I do believe digital billboards have a place in our community.  The question is where to locate them to ensure first and foremost, our quality of life is protected, because nobody wants these signs, whether it’s a one-sided panel or two, overlooking their property.  I believe the area referred to as the TED District, which includes Route 1A (the main road to and from the airport) is the best place for them, because it’s isolated from neighborhoods.

Furthermore, the goal of eliminating static billboards is already underway, and we didn’t need Mayor DeMaria and his billboard consultant to educate us.  It was just a few years ago that four of these billboards were removed through a negotiation with one of the largest billboard operators (Clear Channel Outdoor).  In exchange, one digital billboard was granted, which was located on Route 1A.  It was a win-win situation, but that’s not the only avenue that should be pursued.

The city needs to be far more aggressive with existing billboard operators regarding the maintenance of their property.  We have an Inspectional Services department for a reason.  If billboards become dilapidated and in disrepair, the owners should be fined.  If they don’t resolve the problem within a specific time, their permit should be revoked, and the billboard promptly removed.  The city should also closely monitor the expiration dates of those permits, and any that expire should not be renewed.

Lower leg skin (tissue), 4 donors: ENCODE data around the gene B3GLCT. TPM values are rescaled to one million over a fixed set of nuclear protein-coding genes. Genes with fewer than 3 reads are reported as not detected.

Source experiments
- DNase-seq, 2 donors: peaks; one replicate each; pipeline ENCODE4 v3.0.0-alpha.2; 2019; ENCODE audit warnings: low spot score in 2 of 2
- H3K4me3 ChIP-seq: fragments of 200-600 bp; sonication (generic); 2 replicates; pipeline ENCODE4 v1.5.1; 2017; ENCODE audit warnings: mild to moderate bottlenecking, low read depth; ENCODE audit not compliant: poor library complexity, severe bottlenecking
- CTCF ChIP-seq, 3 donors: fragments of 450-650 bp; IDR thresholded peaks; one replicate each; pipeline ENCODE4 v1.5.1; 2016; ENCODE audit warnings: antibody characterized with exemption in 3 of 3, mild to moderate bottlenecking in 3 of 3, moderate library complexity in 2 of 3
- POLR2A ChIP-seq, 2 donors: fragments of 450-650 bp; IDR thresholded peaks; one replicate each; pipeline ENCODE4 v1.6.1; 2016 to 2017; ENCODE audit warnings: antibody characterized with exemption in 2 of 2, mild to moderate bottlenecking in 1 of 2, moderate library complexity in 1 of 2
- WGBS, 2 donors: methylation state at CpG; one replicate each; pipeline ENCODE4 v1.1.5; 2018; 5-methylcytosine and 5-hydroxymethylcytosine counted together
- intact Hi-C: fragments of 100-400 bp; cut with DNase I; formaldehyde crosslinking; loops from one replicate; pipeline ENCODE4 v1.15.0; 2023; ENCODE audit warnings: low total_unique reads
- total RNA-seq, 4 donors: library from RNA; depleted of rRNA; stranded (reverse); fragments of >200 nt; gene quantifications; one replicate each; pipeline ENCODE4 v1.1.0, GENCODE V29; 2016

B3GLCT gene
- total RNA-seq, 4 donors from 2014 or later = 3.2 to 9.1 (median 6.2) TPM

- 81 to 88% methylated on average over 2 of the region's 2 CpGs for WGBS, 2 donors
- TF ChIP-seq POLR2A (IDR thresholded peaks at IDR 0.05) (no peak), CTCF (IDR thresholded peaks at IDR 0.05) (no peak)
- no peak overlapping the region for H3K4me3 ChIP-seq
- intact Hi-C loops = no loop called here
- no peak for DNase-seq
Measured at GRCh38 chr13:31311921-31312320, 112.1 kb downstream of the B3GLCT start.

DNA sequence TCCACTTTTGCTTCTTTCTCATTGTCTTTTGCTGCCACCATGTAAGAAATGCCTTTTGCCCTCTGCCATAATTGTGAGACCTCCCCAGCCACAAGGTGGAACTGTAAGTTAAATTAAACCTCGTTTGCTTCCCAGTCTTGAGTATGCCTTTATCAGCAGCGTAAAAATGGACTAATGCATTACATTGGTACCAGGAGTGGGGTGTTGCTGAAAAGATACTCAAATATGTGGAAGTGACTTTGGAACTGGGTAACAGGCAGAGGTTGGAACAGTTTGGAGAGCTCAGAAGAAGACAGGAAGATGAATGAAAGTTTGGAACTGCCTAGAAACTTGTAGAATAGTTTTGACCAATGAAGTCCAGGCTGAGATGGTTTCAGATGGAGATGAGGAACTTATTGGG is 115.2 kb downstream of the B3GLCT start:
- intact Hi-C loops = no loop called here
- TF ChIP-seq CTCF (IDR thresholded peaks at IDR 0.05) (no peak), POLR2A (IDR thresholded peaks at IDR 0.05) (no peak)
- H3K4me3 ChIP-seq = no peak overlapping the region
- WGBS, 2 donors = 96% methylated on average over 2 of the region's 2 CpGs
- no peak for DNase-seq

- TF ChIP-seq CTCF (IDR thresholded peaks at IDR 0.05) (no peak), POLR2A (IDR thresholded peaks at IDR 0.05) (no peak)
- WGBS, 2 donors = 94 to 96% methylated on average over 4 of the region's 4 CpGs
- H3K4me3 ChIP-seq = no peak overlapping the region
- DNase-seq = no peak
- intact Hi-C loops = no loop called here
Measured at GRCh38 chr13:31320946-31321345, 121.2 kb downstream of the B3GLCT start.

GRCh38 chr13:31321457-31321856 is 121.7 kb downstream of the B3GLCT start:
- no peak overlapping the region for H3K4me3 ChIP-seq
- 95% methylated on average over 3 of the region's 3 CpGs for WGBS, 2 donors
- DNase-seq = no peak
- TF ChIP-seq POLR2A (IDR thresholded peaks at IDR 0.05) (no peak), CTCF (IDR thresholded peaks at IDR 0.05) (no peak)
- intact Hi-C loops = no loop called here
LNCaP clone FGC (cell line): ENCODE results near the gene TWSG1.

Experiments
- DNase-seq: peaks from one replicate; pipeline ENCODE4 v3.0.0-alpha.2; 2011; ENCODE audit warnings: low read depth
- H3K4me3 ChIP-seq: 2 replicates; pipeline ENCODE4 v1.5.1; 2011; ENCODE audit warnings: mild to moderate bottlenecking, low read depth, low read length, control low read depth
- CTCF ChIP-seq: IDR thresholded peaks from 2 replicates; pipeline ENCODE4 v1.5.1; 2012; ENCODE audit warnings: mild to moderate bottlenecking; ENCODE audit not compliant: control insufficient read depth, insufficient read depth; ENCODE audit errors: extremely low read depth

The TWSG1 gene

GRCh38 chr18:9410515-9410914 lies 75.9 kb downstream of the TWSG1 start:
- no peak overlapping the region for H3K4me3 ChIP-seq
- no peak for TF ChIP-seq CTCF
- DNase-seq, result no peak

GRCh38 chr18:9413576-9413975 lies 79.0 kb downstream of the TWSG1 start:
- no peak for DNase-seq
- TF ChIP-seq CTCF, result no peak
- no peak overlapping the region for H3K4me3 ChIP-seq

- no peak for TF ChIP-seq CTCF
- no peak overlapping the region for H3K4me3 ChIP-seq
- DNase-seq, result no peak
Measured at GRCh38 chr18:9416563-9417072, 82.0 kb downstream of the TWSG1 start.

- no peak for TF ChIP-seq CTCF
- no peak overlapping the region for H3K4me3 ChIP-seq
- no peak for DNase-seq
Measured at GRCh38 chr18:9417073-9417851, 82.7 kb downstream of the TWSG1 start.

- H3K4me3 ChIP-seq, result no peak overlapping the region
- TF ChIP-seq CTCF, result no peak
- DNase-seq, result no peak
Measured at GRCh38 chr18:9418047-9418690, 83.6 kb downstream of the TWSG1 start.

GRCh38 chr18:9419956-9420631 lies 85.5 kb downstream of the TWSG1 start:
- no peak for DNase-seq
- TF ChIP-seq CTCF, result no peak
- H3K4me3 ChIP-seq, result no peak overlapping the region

This is nothing personal against Mayor DeMaria or his coffee shop, which I like and frequent.  It’s a quality of life issue, pure and simple, and he should understand that, since his home abuts the Woodlawn Cemetery.  I would simply encourage him and anyone else to seek a suitable location on Route 1A and petition the city for a digital billboard there.  They could already count me as a supporter.

Over the years, I have spent a considerable amount of my own time (and with the help of others) trying to address this problem.  Unfortunately, on most occasions, the City Council had to be forced to do the right thing.  Now is the time to put an end to it.  After many years of dealing with this billboard problem, we’re finally ready to resolve it with an ordinance that I believe will make a major difference, and I ask you respectfully to pass it.

In closing, I would like to publicly acknowledge the efforts of the Revere Beautification Committee (especially Ron Champoux), because without their hard work and dedication, this proposed ordinance may not exist.

Robert C. DeMattia